A Life-Saving Philosophy

I like the sentiment that perhaps our purpose here, in any given moment, is to help someone else through a difficult period. I suppose that is why I volunteered with Victim’s Services for five years, to help others in whatever small way that I could. You never know the impact that a simple outreached hand can make, and it’s always worth putting out, because there is nothing lost in the action.

Steve Rose puts this sentiment in the context of veterans, but I think the same applies to most people with depression: how to identify with the society in which we live, and it doesn’t matter if it is civilian or military; those terms are just linguistic compartments demarcating parts of society.

The next time you see someone, whether they be a stranger or a friend, who looks like they might need a hand, offer it to them. Maybe they don’t take that hand, but at least they know that someone cared enough to offer.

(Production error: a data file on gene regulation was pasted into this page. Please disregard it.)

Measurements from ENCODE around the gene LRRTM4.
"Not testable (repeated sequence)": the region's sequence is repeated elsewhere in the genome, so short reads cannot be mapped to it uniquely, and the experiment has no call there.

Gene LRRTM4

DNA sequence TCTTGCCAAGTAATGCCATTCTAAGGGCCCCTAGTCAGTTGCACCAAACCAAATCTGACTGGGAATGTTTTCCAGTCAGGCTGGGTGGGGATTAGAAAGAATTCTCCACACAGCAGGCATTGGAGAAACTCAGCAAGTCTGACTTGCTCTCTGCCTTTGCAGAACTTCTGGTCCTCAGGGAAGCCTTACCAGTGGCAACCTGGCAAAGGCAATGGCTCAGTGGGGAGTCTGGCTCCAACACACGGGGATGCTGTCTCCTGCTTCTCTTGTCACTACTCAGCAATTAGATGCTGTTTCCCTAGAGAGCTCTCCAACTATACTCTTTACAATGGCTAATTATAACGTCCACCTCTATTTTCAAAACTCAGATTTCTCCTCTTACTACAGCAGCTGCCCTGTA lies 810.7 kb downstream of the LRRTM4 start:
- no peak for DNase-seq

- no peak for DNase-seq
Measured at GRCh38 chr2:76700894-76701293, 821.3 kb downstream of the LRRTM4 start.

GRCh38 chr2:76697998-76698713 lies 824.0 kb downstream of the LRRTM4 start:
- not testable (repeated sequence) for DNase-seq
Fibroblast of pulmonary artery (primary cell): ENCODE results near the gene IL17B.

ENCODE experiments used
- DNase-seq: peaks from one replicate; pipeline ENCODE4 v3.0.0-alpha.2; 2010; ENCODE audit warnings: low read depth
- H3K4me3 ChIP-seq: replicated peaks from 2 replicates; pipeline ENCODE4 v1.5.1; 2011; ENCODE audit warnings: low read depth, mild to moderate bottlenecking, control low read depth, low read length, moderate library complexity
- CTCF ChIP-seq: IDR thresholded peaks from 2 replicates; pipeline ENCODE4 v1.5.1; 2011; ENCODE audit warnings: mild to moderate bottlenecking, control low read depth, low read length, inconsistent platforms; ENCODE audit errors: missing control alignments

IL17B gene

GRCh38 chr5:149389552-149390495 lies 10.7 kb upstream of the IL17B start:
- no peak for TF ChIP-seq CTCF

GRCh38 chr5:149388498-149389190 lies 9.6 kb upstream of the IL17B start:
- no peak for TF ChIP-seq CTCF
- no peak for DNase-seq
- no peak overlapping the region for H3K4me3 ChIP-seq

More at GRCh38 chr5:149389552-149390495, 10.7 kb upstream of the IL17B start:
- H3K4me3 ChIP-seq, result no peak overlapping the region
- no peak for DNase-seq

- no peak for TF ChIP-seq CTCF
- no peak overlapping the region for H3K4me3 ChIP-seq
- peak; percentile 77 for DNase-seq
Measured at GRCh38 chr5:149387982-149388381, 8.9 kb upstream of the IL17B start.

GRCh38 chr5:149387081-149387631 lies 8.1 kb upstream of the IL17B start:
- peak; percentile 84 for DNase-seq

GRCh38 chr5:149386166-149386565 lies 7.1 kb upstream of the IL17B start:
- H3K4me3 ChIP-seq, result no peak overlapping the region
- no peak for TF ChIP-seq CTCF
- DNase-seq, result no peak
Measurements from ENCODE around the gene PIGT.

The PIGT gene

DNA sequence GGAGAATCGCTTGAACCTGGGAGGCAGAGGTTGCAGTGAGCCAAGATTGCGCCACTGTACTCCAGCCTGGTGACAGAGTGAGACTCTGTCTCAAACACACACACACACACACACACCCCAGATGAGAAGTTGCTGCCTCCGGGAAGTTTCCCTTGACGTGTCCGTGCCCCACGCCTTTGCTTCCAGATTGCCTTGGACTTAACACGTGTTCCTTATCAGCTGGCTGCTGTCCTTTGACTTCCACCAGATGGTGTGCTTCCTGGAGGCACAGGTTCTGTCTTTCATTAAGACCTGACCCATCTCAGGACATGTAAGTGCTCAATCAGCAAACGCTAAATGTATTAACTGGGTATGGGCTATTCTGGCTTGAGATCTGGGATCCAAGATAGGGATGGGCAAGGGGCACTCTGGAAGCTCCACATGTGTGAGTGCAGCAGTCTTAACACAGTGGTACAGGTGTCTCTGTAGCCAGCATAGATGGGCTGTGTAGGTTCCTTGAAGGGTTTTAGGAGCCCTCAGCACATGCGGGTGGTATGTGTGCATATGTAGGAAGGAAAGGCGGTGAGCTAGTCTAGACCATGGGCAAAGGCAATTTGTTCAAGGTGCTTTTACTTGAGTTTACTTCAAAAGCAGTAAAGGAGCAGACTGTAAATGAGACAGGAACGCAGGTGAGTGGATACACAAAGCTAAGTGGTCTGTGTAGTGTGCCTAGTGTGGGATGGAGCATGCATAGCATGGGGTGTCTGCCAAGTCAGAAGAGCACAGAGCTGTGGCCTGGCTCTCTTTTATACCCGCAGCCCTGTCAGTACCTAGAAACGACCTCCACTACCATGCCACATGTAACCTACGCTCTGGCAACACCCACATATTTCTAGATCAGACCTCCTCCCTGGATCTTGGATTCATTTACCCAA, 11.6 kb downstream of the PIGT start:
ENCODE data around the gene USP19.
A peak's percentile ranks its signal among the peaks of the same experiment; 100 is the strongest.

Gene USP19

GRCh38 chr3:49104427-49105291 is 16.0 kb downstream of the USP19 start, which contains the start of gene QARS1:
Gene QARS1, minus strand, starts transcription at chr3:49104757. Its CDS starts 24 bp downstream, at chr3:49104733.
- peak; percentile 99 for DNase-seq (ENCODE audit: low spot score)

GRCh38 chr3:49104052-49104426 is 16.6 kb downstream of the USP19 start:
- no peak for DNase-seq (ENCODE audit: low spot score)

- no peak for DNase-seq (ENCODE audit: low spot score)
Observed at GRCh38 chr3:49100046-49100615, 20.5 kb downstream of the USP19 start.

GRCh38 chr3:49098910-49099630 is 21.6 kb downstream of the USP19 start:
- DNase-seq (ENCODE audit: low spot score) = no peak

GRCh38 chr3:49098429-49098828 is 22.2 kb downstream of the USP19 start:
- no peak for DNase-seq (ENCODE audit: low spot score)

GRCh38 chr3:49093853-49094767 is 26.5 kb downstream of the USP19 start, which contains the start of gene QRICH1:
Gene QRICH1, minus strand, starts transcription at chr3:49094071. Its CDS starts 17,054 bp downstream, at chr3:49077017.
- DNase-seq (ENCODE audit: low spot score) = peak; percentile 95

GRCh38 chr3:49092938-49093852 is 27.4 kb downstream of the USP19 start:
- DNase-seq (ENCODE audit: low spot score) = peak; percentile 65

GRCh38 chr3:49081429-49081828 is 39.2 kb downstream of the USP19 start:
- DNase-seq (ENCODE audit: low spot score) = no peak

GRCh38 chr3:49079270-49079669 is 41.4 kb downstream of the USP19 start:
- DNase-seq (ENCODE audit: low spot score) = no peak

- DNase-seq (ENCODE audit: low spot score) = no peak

Finding Purpose


“If you try to do only for yourself, you’ll only get so far in life. If you reach out to touch other people, you can fix your own soul.” – Bryan A. Wood

In my previous four posts, I have tried to shed some light on why people die by suicide. In this post, I discuss what saves people from suicide. Here, I explore how the act of service to others can save oneself from the grip of suicidal despair.

This post was inspired by a comment from a fellow blogger who said this philosophy has been his salvation. He writes:

…once I’ve accepted that my life is fundamentally expendable, no longer worth living, I get on with it and do what I can, each act of generosity makes me feel better about myself, rebuilds my confidence if not my validity, sometimes it’s a long hike, a very long time…

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